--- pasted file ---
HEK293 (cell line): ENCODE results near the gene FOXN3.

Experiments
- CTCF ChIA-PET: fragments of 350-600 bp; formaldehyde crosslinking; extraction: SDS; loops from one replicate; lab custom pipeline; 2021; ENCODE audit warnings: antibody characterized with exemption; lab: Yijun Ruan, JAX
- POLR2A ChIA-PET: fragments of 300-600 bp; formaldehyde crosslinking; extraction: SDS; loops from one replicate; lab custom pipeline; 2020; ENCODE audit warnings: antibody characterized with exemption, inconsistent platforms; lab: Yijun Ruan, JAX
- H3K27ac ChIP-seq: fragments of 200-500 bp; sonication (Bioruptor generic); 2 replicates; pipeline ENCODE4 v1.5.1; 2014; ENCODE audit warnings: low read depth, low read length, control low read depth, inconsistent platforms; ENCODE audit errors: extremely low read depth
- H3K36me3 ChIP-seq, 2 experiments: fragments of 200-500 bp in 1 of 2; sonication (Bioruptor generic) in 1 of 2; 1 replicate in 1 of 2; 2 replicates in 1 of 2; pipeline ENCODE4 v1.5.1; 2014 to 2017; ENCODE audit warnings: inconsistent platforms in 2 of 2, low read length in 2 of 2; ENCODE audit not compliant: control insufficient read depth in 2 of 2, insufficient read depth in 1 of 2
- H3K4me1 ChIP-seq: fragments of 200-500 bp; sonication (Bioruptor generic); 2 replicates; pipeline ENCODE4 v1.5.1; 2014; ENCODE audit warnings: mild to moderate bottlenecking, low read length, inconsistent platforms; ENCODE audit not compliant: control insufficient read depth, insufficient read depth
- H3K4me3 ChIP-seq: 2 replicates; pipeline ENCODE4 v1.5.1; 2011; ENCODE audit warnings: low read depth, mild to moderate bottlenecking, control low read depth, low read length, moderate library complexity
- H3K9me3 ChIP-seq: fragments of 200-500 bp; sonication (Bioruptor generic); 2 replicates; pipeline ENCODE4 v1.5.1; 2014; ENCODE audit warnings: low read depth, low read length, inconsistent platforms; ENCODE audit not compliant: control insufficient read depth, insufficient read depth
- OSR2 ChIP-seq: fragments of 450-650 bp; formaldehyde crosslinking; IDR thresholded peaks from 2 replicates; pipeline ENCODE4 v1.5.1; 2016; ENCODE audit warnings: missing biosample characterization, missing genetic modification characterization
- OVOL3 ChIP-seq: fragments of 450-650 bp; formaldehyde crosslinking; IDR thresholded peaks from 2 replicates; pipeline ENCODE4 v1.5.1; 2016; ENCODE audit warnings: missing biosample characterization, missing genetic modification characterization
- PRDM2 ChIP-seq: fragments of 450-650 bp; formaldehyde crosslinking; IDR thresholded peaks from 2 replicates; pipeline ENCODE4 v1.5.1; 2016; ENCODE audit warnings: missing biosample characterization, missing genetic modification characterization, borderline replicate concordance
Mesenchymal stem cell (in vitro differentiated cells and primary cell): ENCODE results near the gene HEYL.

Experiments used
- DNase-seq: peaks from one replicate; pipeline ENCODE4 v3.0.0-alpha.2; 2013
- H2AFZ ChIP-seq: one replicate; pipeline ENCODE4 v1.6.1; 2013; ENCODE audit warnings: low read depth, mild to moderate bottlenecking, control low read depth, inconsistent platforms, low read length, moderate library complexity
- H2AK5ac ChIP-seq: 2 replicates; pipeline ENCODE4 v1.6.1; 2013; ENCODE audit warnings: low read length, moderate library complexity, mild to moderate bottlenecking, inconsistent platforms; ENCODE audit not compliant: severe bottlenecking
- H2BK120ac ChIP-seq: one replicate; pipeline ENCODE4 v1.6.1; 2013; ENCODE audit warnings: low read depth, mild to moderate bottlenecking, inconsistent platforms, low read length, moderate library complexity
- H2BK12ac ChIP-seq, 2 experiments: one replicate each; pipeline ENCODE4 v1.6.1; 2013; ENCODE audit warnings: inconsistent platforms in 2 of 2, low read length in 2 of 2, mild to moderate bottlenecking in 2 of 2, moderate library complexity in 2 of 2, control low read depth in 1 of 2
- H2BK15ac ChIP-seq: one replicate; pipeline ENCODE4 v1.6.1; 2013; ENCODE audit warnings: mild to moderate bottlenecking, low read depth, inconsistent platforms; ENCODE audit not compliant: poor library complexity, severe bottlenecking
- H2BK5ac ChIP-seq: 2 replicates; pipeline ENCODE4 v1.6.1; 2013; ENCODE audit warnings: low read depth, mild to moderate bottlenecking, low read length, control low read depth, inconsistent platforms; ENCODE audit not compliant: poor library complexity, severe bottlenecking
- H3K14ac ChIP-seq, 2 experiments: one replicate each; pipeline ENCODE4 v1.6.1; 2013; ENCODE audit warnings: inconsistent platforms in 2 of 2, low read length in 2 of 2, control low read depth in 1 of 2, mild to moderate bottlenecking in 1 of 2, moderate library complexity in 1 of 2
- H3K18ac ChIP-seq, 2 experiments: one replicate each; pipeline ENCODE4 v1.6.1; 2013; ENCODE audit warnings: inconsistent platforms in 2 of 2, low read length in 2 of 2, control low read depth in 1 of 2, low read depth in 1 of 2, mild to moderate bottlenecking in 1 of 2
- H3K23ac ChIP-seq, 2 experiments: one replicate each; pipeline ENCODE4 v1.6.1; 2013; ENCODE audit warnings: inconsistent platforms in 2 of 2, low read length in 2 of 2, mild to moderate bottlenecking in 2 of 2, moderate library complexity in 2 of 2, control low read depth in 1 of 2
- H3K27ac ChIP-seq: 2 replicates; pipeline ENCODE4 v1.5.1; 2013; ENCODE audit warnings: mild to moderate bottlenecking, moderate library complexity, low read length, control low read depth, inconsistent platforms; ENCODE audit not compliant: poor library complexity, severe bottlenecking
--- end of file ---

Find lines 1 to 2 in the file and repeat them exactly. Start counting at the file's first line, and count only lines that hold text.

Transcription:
HEK293 (cell line): ENCODE results near the gene FOXN3.

Experiments